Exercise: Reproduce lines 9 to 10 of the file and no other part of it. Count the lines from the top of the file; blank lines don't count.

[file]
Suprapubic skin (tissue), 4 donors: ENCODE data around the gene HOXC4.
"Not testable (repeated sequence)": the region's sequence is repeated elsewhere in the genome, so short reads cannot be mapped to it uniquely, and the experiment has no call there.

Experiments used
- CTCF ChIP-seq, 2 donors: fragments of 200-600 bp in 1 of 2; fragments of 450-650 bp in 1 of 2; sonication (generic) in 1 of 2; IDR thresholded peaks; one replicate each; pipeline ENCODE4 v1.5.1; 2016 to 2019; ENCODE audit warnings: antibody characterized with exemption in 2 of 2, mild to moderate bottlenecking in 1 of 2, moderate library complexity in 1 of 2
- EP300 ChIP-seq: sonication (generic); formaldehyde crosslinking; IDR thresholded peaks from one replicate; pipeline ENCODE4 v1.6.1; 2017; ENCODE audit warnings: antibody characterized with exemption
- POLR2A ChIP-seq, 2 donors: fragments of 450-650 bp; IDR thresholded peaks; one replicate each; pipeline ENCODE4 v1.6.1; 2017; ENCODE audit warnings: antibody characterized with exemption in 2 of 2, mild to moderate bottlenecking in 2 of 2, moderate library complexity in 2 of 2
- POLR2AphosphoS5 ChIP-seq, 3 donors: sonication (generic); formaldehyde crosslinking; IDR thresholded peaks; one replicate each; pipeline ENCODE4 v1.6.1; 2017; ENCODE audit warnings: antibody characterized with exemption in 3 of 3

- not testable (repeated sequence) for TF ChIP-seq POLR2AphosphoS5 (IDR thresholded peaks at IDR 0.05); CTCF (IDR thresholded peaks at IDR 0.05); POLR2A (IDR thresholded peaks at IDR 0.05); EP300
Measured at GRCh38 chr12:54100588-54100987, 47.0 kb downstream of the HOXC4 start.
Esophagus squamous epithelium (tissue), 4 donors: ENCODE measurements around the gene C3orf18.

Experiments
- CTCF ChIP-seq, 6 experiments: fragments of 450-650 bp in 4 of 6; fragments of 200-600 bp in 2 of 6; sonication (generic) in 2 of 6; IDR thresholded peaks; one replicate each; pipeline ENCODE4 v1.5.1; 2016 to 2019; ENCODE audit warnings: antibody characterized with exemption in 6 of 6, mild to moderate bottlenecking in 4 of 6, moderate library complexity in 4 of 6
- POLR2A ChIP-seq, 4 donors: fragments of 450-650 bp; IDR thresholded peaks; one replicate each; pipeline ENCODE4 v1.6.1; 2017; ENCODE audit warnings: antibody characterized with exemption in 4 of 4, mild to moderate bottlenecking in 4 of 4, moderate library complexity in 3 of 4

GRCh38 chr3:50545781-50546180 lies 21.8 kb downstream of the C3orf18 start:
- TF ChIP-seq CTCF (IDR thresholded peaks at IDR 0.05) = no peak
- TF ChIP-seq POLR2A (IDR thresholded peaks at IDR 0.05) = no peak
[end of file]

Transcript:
Measured at GRCh38 chr12:54100588-54100987, 47.0 kb downstream of the HOXC4 start.
Esophagus squamous epithelium (tissue), 4 donors: ENCODE measurements around the gene C3orf18.